The real meat of the book focuses on the topic of religion. Again, Barton is incredibly frustrating to read. He asserts towards the beginning of the book that it is important to read primary sources, and to truly understand the historical context when judging historical figures. He is correct on both counts. He then incredibly proceeds to selectively cite dubious secondary sources in order to prove his assertions, and then ignores broader context when cherrypicking quotes from Jefferson.
A prime example of Barton cherrypicking Jefferson occurs in a chapter in which Barton tries to prove that Jefferson was no fan of the secular French Enlightenment. Barton offers as proof of this assertion a critical passage in one of Jefferson’s letters regarding the French philosopher Guillame Raynal. Evidently one critical passage about one obscure thinker is all the evidence we need that Jefferson was at odds with French Enlightenment philosophy. Well then.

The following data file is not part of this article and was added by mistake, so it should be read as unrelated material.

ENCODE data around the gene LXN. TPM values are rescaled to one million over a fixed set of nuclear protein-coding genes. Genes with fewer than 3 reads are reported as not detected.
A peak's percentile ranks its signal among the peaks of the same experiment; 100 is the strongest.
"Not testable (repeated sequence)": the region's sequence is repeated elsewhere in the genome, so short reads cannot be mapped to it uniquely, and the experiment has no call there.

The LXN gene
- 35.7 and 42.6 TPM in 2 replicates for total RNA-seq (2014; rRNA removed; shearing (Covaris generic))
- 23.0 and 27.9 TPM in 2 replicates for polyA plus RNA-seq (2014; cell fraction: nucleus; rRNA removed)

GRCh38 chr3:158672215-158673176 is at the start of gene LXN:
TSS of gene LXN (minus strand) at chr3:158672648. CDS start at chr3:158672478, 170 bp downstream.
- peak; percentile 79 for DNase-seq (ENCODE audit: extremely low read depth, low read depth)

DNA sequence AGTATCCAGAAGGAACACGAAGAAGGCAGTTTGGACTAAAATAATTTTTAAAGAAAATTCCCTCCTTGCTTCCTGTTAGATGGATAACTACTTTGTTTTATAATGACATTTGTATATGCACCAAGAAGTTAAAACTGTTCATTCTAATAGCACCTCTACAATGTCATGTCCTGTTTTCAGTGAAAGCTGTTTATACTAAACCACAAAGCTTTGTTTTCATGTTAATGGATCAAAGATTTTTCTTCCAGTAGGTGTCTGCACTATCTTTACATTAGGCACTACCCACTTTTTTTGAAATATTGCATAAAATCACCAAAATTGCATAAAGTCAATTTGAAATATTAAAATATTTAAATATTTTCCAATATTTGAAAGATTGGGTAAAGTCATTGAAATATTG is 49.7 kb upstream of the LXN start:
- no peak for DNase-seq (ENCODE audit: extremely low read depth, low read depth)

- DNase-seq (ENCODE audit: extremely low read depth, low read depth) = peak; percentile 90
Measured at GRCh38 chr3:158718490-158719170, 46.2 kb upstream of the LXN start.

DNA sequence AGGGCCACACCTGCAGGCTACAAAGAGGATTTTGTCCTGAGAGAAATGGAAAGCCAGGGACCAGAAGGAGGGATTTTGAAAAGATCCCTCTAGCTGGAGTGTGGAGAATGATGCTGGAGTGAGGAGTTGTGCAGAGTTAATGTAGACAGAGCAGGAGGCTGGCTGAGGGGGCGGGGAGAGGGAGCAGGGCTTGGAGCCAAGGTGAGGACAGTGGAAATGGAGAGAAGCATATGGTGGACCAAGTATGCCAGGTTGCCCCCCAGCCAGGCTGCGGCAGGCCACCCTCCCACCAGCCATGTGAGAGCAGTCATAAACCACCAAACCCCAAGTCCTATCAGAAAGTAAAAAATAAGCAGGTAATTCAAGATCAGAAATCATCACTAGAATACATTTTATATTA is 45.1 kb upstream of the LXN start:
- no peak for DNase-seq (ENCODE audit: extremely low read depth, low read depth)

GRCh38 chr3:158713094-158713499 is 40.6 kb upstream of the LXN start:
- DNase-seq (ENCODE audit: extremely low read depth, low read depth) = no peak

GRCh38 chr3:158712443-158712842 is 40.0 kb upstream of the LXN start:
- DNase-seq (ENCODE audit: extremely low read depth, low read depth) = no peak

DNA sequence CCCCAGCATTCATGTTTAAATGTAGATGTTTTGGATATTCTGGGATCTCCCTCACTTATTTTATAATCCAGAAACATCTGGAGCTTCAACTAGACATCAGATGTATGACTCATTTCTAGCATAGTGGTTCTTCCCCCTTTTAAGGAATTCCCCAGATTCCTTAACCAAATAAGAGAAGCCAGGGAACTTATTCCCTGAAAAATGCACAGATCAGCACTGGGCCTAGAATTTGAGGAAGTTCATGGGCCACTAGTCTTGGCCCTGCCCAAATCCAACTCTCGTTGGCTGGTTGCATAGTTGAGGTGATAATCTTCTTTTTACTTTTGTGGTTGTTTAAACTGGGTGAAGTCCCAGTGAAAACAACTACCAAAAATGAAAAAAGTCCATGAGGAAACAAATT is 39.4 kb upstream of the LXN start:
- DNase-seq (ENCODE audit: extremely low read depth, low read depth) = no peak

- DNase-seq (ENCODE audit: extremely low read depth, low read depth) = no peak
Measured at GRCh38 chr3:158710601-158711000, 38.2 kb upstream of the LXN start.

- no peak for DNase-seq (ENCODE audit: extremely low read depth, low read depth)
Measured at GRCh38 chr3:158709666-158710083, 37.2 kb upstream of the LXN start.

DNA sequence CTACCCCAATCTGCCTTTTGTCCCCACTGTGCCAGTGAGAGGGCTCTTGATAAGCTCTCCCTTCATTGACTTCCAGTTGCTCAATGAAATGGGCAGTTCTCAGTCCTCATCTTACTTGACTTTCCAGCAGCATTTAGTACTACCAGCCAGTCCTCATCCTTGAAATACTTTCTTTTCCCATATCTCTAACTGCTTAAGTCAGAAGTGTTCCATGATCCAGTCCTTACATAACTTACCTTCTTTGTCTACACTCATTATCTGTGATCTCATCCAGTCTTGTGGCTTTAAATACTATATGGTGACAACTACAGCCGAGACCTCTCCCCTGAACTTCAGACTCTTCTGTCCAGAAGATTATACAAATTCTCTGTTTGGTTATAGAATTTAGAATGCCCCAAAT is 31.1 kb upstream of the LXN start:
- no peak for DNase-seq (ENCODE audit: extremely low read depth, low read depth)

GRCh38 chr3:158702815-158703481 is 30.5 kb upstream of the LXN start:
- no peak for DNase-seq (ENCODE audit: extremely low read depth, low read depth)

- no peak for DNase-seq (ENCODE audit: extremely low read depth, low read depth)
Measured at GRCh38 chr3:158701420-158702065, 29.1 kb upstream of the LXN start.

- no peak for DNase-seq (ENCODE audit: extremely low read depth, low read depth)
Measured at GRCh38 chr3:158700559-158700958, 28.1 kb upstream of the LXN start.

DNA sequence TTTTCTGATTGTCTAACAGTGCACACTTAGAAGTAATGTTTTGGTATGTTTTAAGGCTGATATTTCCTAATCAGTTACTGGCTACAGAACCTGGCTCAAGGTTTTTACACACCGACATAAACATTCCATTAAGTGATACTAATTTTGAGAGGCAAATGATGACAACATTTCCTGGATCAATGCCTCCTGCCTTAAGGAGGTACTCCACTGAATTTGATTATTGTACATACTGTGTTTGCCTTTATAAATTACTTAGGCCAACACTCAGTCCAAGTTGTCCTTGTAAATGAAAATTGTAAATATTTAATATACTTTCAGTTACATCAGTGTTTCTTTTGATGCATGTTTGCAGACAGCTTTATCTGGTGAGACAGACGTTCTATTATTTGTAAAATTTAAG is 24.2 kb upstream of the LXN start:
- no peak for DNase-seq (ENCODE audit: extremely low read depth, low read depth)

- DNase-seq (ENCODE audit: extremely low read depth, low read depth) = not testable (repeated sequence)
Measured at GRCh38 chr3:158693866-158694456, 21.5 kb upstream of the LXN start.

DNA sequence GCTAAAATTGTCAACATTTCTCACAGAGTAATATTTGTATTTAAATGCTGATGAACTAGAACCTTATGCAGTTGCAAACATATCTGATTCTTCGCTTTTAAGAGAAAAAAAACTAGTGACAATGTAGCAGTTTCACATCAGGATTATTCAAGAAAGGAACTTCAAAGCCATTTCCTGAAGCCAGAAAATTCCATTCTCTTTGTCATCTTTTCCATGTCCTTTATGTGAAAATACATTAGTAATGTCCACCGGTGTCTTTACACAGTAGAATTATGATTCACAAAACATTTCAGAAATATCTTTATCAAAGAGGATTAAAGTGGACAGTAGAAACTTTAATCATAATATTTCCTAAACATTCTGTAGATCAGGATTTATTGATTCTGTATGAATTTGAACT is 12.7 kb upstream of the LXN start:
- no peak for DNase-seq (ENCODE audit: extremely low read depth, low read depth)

Barton’s reliance on dubious sources bites him when discussing the supposed Jefferson Bible. Again, Barton is correct in the narrowest sense when he notes that Jefferson did not attempt to create a bible. Rather, two separate works by Jefferson – The Philosophy of Jesus and The Life and Morals of Jesus of Nazareth – were compilations of Gospel accounts of the life of Jesus. It wasn’t a “bible,” and Jefferson never attempted to pass these compilations off as such. But then Barton claims that neither work was as unorthodox as historians have claimed them to be. Jefferson did not cut out the supernatural elements from the Gospel, and indeed included some stories that referenced miracles and the afterlife. But as Warren Throckmorton and Michael Coulter demonstrate in Getting Jefferson Right, Barton’s source declaring that Jefferson included the miracle stories in his compilations is just plain wrong. As for the other examples of Jefferson including references to the supernatural, these were mainly concerned with the afterlife. Throckmorton and Coulter concede that Jefferson did believe in the afterlife, thus it isn’t all that surprising that Jefferson would include these references. After all, Jefferson was not an atheist. He certainly believed in God, though he did not believe that Jesus Himself was a member of the Godhead.